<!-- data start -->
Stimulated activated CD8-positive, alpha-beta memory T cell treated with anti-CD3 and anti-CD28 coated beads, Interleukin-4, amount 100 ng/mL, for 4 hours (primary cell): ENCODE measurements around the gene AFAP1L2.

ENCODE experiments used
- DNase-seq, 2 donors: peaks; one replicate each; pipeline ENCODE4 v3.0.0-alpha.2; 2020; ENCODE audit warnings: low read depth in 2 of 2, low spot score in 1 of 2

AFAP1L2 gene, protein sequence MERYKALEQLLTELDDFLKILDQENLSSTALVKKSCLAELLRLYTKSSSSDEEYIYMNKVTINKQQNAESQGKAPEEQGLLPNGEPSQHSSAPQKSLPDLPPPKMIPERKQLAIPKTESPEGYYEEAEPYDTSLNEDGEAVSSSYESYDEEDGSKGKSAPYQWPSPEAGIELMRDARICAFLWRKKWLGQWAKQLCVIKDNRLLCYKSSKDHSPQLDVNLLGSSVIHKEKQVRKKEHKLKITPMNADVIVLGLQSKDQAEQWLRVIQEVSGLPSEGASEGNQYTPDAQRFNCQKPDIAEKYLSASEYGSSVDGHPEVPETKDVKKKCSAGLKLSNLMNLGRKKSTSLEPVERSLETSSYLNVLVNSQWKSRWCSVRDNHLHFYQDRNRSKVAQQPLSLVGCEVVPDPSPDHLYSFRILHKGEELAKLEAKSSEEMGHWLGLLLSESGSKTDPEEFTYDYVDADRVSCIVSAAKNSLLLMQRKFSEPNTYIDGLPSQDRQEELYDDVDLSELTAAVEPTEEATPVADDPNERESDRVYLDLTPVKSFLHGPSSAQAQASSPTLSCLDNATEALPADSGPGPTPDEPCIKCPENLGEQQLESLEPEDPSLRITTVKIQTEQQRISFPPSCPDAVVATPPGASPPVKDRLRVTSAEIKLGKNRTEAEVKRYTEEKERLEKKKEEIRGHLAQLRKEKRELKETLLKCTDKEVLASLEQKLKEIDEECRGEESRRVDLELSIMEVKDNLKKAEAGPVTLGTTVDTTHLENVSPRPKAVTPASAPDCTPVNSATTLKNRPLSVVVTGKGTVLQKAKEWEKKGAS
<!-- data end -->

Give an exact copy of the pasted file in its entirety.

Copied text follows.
Stimulated activated CD8-positive, alpha-beta memory T cell treated with anti-CD3 and anti-CD28 coated beads, Interleukin-4, amount 100 ng/mL, for 4 hours (primary cell): ENCODE measurements around the gene AFAP1L2.

ENCODE experiments used
- DNase-seq, 2 donors: peaks; one replicate each; pipeline ENCODE4 v3.0.0-alpha.2; 2020; ENCODE audit warnings: low read depth in 2 of 2, low spot score in 1 of 2

AFAP1L2 gene, protein sequence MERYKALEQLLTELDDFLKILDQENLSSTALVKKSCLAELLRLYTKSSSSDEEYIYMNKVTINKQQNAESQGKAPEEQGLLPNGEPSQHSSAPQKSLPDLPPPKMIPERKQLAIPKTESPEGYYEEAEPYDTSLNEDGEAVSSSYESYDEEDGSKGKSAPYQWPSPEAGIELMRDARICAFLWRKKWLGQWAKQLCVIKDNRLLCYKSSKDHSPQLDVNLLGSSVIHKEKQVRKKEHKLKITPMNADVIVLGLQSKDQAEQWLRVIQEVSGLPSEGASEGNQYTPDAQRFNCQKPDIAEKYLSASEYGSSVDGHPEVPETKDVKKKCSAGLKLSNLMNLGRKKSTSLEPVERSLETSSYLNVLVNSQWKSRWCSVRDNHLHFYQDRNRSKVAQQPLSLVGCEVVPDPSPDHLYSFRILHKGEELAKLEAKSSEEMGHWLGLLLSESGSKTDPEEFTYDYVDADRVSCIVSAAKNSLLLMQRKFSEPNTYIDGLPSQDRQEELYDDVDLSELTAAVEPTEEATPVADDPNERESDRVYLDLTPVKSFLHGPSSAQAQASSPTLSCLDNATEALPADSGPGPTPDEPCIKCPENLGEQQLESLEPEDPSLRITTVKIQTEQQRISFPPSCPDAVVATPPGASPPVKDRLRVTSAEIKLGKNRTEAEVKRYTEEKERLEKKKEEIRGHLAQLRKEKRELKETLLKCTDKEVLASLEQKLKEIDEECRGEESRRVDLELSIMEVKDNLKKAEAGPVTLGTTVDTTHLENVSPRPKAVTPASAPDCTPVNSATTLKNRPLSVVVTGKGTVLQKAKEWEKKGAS